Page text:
M.G. Road The 70-foot main street was planned in 1923 but work started only in 1949

A road can be an aesthetic statement with its own characteristics. The Mahatma Gandhi Road was planned to be one; a long, wide straight line running through the city. The main artery of the city, the MG Road was clearly planned as the cornerstone of the city, as a commercial high street.

The 70-foot road runs for four kilometers north-south from the Venduruthy Bridge, Thevara in the south to the Madhava Pharmacy Junction in the north and passes through ten defined junctions.

The Jos Junction is the heart of the city. It links two important roads directly and apart from being the flag-off point on this ‘lifestyle lane’ it is the nearest point to the Ernakulam Junction railway station.

“Long before work on the MG Road began there was nothing here except long stretches of unused paddy fields, overrun with acacia. There were rows of coconut trees and a narrow pathway. When we purchased the land here, in 1942, there were a couple of tiny, thatched huts. The land value was just Rs. 100 a cent. Now, the price fixed by the government at Jos Junction is more that Rs. 40 lakh a cent,” remembers P. S. Sukumaran, whose Ensign Studios at this junction was one of the first in the city.

The road itself has an interesting history. It is believed that plans for this road were made in 1923 though the work started only in 1949. It was the vision of Sahodaran Ayyappan, the then PWD Minister. There were few takers and a great deal of opposition to this project. There were many who felt that there was absolutely no need for a road of this kind in the city.

The late C. M. Antony, former PWD chief engineer, who designed and executed this 70-foot road, in an interview a few years before his death said that this feeling was only natural. There were very few vehicles and the number of cars in the city could be counted. But the minister was keen to have this straight road that would have around 45 foot as carriageway, 10 foot as footpath and five-foot drains on either side. Initially, there was a plan to extend the road from Thevara to Chittoor. But later this was limited to the present Madhava Pharmacy Junction as it was generally felt that people would not be interested in setting up business centres beyond this point.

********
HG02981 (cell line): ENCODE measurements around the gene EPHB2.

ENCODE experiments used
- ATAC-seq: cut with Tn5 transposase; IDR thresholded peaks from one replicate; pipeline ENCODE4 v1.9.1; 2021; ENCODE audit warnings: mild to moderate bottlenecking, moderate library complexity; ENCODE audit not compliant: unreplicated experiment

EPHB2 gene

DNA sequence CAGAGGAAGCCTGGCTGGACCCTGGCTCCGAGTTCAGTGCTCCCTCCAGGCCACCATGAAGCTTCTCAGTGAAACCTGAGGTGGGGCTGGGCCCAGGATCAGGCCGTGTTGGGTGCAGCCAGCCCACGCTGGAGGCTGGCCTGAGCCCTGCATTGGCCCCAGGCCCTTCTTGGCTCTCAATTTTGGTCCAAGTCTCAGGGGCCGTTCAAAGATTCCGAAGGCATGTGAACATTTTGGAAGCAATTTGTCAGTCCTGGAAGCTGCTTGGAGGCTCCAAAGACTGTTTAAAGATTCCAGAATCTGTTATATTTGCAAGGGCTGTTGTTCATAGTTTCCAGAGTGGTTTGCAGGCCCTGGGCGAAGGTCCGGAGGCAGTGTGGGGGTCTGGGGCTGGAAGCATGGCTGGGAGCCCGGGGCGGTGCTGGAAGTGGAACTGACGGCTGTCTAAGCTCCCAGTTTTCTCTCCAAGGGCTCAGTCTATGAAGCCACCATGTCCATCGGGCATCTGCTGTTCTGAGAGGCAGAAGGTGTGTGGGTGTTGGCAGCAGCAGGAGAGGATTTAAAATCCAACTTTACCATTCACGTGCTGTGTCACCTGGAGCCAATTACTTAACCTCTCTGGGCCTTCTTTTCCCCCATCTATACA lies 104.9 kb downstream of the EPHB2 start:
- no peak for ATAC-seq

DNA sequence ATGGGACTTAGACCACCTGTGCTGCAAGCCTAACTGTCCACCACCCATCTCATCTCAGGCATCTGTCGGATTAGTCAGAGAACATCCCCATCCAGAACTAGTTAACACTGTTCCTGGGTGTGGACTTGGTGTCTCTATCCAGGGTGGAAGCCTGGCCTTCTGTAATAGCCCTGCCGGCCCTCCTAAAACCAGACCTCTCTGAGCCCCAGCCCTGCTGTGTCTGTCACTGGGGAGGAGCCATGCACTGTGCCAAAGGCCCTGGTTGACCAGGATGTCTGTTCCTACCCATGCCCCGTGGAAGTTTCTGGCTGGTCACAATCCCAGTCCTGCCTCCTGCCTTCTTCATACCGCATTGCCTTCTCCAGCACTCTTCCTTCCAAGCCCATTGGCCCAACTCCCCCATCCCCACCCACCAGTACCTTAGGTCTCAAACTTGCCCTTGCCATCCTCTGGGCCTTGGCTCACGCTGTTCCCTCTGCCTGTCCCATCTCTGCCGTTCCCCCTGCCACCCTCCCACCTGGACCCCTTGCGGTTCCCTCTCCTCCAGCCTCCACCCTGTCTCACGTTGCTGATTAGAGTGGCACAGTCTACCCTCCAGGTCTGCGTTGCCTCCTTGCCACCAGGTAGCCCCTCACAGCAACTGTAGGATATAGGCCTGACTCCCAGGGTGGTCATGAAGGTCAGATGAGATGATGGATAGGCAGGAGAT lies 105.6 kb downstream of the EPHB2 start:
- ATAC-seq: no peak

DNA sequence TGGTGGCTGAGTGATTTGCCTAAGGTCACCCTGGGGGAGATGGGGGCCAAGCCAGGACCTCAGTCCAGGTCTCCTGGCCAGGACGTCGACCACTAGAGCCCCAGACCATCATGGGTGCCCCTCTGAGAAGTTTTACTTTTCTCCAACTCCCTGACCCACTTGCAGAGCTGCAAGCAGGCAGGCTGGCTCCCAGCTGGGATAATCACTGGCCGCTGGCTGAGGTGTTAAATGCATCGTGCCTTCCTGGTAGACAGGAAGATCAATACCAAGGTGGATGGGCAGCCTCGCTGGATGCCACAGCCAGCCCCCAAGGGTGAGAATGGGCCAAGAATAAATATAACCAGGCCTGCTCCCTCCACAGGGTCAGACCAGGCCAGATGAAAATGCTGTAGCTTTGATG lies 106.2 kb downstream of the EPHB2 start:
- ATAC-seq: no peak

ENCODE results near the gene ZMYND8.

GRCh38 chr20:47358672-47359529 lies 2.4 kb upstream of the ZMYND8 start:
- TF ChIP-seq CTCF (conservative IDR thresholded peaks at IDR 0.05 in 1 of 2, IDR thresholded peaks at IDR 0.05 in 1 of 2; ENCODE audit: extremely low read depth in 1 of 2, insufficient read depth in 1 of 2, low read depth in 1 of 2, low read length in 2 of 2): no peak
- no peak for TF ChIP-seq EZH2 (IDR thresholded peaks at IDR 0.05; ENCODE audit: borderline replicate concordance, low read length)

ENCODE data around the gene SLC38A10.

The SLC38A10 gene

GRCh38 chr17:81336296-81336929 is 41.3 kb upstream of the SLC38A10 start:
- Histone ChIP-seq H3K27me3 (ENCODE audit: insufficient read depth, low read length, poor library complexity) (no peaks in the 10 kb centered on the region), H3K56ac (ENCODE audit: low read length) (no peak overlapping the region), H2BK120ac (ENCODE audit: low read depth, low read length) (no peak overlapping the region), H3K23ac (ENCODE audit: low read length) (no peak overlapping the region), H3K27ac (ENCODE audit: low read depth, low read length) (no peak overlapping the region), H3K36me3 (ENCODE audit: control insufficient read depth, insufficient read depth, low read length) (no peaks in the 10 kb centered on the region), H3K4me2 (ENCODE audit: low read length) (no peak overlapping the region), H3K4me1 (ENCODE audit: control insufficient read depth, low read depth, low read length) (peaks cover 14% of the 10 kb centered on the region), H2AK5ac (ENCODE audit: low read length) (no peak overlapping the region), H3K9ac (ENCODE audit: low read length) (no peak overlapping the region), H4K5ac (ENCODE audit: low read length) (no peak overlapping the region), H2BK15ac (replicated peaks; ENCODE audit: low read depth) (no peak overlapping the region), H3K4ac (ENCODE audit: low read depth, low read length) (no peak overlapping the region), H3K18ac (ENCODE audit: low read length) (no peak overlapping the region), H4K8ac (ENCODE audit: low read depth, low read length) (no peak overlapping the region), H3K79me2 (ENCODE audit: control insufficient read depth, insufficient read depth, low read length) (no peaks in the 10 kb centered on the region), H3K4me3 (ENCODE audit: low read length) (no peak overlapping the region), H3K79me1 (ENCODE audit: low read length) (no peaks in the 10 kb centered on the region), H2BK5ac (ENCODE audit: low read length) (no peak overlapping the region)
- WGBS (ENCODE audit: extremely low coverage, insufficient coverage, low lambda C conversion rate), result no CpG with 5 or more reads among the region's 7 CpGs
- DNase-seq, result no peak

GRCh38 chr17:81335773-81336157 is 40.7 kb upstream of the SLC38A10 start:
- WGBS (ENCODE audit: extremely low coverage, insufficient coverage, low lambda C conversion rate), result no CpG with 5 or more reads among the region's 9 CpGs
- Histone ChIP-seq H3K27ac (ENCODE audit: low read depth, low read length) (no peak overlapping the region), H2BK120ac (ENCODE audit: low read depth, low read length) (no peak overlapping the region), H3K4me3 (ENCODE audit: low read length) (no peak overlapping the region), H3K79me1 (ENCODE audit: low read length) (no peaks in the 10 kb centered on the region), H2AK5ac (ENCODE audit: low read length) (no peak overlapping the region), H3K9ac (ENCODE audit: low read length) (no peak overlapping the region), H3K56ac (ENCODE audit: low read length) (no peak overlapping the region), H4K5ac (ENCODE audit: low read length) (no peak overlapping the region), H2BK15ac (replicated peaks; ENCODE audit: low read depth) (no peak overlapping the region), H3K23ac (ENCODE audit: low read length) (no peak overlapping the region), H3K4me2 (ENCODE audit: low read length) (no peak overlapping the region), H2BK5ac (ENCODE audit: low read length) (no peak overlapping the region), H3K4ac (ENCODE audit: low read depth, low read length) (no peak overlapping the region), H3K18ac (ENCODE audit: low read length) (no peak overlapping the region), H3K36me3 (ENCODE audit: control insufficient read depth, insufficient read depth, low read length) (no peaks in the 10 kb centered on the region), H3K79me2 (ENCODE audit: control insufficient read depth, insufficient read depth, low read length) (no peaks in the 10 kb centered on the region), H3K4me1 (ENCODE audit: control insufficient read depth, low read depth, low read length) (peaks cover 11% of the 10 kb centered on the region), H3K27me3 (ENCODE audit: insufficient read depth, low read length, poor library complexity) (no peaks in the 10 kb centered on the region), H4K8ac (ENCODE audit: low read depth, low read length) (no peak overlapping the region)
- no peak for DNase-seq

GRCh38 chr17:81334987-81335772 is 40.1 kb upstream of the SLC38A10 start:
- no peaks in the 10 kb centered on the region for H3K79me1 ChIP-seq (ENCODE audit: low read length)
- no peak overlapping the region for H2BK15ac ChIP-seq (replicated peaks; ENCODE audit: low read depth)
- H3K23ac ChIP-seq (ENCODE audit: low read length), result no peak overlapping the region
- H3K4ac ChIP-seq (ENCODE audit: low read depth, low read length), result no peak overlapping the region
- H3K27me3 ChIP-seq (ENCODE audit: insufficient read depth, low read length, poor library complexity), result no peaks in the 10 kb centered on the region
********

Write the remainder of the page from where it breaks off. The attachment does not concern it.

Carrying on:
“Those days there were no drains. There was a narrow canal and drainage flowed through this to the low lying areas beyond Jos Junction. When the road was built there were no drains at first and the whole place used to be waterlogged once it rained. The drains were built later,” informs Sukumaran.

The road was opened to the public in 1951. And in 1972, the road was named as Mahatma Gandhi Road.

The landmark Jos Brothers building was constructed sometime in 1953-54. “It was the first ‘pucca’ building on this road. Earlier, a small shop that sold firewood stood here. This three-storied building housed one of the largest textile shops in the state. In fact, before they moved in here, the two brothers worked from a shop near the present TDM Hall. They were expert tailors who specialised in uniforms,” recounts Sukumaran.

The old Woodlands building that stood a few metres away from Jos Junction was built simultaneously with the road. “When MG Road opened this was the only building on this road and for long it was the only high-rise hotel in the city,” adds Sukumaran.

Today MG Road and Jos Junction have changed drastically. Jos Brothers is owned by the family who have rented out the building operating only a dry cleaning unit from here. This area has developed into the chief business district with rows and rows of textile shops, jewellery outlets, leading hotels, several branded retail stores, hospitals, business houses, banks, and the Cochin Shipyard.

AlterPoint is a monthly column that looks at famous Kochi landmarks, as they were then and as they are now.

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